A Relational Data Table stores data in rows and columns. For example, every Contact in the system is stored in the Contact table with Email address, First Name, Last Name, and address information. In a Customer Key enabled Realm, the customer_key identifier is also stored.
In Relational Tables for this system, each row of each table must include a column containing a Unique identifier, or Primary Key (PK). Relational Tables support three types of data storage:
A Regular Table stores data in columns and rows sharing the same attributes. It is data uniquely relevant to and/or historical for each Contact or another Regular Table, identified by a Foreign Key (FK).
The Regular Table below stores the information for Contact Pets. One Contact may have multiple Pets, but each Pet has unique information, such as Name.
A Flat Table stores data that is not unique but still relevant to data in another table, where the same data may be used for many contacts. Flat Tables eliminate the potential for redundant data. For example, a list of songs that may appear on multiple play lists, vendor information, or product details.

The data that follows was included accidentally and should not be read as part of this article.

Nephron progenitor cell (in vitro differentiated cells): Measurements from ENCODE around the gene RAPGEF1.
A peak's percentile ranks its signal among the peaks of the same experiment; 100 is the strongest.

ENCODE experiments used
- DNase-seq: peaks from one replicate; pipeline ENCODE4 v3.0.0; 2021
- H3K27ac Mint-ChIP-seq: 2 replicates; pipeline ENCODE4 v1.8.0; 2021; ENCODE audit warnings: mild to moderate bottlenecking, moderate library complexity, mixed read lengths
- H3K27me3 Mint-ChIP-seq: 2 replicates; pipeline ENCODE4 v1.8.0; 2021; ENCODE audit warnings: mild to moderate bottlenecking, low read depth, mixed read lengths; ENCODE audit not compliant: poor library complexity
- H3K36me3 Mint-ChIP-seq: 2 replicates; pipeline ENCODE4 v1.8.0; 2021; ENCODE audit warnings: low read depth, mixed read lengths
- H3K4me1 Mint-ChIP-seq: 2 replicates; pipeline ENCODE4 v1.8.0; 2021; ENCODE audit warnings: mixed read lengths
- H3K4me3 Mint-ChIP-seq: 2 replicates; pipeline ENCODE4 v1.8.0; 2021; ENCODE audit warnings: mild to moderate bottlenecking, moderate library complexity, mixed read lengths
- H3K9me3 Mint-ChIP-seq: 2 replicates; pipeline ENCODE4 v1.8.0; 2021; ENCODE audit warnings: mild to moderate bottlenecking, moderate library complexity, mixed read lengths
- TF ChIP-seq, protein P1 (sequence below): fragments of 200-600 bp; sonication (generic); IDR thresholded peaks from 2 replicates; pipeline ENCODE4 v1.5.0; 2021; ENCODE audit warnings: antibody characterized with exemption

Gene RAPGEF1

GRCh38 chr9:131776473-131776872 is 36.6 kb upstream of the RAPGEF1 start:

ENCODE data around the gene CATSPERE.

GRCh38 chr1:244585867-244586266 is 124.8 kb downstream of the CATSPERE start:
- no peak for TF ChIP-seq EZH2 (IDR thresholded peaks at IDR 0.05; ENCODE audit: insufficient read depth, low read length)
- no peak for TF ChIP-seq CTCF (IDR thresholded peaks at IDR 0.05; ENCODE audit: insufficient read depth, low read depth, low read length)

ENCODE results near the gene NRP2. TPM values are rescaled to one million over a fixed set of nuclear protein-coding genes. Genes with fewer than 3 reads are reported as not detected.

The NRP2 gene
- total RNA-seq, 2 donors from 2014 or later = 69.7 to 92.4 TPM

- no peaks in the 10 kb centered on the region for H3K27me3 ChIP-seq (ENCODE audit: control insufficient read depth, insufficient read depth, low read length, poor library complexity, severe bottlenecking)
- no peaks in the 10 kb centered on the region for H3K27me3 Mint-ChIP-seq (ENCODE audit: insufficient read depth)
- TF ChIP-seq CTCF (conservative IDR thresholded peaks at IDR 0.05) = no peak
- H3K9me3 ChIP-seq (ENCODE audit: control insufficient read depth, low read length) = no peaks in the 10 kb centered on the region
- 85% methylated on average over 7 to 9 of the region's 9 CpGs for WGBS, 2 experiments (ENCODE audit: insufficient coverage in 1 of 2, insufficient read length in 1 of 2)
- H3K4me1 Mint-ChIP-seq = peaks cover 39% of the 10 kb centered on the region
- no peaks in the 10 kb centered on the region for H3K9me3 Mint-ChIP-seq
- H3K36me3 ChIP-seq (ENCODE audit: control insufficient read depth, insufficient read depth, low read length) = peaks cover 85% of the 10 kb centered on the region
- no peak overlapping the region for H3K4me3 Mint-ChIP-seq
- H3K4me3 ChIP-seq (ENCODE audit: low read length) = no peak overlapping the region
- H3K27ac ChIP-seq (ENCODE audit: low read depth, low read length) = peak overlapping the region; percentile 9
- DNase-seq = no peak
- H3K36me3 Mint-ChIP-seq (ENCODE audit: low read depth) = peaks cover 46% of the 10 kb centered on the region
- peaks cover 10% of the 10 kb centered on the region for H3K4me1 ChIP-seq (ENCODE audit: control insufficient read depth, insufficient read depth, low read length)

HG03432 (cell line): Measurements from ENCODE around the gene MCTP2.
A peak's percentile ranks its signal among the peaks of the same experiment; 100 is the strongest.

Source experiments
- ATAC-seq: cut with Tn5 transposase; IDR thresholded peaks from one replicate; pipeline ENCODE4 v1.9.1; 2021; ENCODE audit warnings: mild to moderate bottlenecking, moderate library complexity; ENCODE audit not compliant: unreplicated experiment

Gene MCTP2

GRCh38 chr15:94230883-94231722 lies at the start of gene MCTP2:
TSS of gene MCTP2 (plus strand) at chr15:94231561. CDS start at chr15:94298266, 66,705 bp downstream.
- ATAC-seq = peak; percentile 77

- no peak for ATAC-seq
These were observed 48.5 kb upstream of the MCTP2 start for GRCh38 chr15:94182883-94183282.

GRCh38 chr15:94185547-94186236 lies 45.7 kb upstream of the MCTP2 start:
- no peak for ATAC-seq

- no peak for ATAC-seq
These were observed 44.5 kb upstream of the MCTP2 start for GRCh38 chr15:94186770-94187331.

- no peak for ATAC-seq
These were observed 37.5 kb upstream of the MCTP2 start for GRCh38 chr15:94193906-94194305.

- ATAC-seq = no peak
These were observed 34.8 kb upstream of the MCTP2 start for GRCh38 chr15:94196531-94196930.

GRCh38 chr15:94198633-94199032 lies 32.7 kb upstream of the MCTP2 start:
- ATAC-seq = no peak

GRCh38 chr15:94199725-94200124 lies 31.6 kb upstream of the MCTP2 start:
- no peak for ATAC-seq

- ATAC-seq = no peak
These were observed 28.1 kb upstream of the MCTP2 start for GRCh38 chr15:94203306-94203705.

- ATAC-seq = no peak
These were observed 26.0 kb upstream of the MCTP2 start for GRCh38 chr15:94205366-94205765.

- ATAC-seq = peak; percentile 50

A Flat Table does not require a Foreign Key, but does require a Unique identifier (Primary Key) for each row. In order to use the data in a Flat Table, it must be associated to a Regular Table via a Join Table.
The Flat Table below stores the contact information for Veterinarians. One Veterinarian may service several Pets, and each Veterinarian's information is the same regardless of Pet or Contact.
A Join Table stores data that defines the relationship between a Regular Table and one to three Flat Tables. The join table must have it's own Primary key, a Foreign Key to a Regular Table, and then keys to join any Flat Tables.
The Join Table below stores the the Pet Identifier (petID) to the Contact's Pets, and links each Pet to the Pet's current Veterinarian in the Flat Table. One Veterinarian may service several Pets, so while each Pet appears once in the Join Table, the Veterinarian may appear several times.
See the Data Schema Design for more information on relationships between the table types.